For Laing, a self-critical psychiatrist should recognize to what extent the psychiatric examination and the very classification of a person as a psychiatric patient is an exercise of control and power.Footnote 28 To look and to listen to a patient and to see “signs” of schizophrenia (as a “disease”) and to look and to listen to him simply as a human being are to see and to hear in two radically different ways.Footnote 29 In the context of therapy, existential phenomenology is the attempt to reconstruct the patient’s way of being himself in his world, and in order for that to happen, the psychiatrist must have the plasticity to transpose himself into a strange and alien view of the world, only thus can one arrive at an understanding of the patient’s existential position.Footnote 30 Laing is consequently calling for the psychiatrist to employ empathy and put her own “personality into play.” Something he repeatedly faults Kraepelin for not having done.Footnote 31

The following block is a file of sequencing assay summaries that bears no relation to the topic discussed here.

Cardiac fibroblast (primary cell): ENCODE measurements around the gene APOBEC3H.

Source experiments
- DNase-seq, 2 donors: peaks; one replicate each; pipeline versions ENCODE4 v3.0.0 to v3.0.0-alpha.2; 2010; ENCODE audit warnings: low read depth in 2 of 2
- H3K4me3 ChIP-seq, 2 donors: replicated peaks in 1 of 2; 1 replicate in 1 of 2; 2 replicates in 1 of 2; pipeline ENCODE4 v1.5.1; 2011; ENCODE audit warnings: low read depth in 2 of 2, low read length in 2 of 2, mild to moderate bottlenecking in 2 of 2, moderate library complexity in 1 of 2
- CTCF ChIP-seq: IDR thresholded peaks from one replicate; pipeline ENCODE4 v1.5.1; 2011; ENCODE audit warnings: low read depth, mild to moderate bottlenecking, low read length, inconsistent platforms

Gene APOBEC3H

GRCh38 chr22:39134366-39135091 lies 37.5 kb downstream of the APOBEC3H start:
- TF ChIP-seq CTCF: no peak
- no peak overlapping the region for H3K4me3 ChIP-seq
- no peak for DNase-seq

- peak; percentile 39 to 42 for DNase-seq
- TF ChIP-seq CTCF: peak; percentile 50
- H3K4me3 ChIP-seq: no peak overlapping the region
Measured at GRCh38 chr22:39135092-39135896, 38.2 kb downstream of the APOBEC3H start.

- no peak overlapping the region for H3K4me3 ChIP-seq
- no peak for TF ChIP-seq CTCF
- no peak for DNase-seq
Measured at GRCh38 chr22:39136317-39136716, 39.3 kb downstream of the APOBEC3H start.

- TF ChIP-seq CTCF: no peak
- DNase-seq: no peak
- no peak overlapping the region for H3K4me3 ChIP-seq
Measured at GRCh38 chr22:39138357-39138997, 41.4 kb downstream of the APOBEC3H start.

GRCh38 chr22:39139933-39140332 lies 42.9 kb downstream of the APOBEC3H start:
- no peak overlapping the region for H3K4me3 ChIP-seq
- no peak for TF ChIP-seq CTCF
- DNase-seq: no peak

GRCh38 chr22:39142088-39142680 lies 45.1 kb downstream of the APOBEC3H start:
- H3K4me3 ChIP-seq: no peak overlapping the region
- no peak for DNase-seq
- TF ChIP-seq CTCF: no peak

One book often referenced by Laing is Erving Goffman’s Asylums. Essays on the Social Situation of Mental Patients and Other Inmates. Goffman’s book was published in 1961, the same year as Foucault’s Madness and Civilization. Both theorists share much common ground in their focus on how closed disciplinary organizations shape the identity and self-perceptions of the inmates. But whereas Foucault considered how pervasive systems of thought influenced and enabled concrete practices, Goffman focused on microstudies of the concrete encounters between specific individuals.Footnote 32

Goffman (1922–1982) was not trained as a phenomenologist. He was a sociologist who had graduated from the University of Chicago and who belonged to the tradition of symbolic interactionism inaugurated by G. H. Mead. But Goffman’s approach was early on described as phenomenological by other sociologists (e.g., Parson 1968), and the fact that his focus was very much on the communicative exchange and face-to-face interaction between embodied individuals who share time and space together makes it natural to compare his work to that of Schutz, who is indeed the phenomenological thinker most explicitly and extensively discussed by Goffman.Footnote 33